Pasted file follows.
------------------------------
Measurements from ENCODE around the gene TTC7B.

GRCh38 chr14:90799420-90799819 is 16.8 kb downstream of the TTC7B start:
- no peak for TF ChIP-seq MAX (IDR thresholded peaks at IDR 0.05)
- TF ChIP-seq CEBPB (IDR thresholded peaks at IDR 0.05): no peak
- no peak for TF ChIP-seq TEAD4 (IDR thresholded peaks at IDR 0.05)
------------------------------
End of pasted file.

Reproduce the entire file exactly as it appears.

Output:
Measurements from ENCODE around the gene TTC7B.

GRCh38 chr14:90799420-90799819 is 16.8 kb downstream of the TTC7B start:
- no peak for TF ChIP-seq MAX (IDR thresholded peaks at IDR 0.05)
- TF ChIP-seq CEBPB (IDR thresholded peaks at IDR 0.05): no peak
- no peak for TF ChIP-seq TEAD4 (IDR thresholded peaks at IDR 0.05)